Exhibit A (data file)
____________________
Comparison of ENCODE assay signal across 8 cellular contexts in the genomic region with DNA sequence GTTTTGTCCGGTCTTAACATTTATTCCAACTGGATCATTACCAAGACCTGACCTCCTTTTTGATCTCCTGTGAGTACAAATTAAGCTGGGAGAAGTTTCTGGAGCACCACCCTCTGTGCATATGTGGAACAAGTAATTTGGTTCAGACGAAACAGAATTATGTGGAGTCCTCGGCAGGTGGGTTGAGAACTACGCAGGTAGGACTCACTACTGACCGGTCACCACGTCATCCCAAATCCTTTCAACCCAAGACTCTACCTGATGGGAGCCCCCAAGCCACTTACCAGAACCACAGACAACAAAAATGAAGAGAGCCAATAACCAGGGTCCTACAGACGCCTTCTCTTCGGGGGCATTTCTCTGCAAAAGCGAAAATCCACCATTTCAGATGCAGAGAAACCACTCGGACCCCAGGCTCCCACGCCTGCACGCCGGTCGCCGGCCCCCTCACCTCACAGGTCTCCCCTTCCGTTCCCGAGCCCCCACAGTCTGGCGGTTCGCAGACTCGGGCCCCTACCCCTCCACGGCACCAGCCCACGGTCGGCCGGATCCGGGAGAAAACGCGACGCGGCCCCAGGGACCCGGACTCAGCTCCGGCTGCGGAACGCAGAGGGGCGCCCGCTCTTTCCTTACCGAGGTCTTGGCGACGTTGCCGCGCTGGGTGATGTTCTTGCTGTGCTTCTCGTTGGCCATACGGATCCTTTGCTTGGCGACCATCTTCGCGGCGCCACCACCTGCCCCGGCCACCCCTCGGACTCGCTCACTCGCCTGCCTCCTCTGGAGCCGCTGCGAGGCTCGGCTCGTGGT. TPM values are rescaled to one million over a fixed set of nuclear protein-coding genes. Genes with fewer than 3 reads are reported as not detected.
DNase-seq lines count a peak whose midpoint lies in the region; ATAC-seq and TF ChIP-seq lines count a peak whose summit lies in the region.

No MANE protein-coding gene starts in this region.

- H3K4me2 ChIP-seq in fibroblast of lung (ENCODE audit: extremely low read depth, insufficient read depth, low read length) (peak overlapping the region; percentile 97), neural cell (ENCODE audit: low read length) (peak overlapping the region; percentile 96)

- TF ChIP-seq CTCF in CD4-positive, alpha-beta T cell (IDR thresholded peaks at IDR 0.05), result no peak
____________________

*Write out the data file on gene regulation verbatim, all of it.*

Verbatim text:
Comparison of ENCODE assay signal across 8 cellular contexts in the genomic region with DNA sequence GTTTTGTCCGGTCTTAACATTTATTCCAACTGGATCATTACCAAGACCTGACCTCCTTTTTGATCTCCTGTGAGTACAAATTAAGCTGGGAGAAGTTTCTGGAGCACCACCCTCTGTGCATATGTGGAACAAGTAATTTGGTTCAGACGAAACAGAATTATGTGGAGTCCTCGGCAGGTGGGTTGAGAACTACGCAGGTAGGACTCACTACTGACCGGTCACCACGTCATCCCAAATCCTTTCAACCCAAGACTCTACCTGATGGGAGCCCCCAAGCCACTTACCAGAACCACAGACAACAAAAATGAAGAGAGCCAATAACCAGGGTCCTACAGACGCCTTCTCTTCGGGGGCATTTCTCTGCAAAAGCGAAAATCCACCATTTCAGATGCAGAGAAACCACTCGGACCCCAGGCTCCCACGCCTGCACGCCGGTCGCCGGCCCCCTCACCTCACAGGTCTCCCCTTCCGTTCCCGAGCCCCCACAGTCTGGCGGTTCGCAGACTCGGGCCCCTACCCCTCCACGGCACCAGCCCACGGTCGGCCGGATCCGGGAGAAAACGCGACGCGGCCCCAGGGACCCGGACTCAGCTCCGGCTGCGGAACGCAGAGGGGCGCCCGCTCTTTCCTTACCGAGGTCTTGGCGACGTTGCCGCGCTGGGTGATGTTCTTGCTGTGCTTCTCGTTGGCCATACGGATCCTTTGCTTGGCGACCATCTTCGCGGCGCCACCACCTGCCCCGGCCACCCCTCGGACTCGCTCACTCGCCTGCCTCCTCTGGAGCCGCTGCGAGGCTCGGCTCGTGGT. TPM values are rescaled to one million over a fixed set of nuclear protein-coding genes. Genes with fewer than 3 reads are reported as not detected.
DNase-seq lines count a peak whose midpoint lies in the region; ATAC-seq and TF ChIP-seq lines count a peak whose summit lies in the region.

No MANE protein-coding gene starts in this region.

- H3K4me2 ChIP-seq in fibroblast of lung (ENCODE audit: extremely low read depth, insufficient read depth, low read length) (peak overlapping the region; percentile 97), neural cell (ENCODE audit: low read length) (peak overlapping the region; percentile 96)

- TF ChIP-seq CTCF in CD4-positive, alpha-beta T cell (IDR thresholded peaks at IDR 0.05), result no peak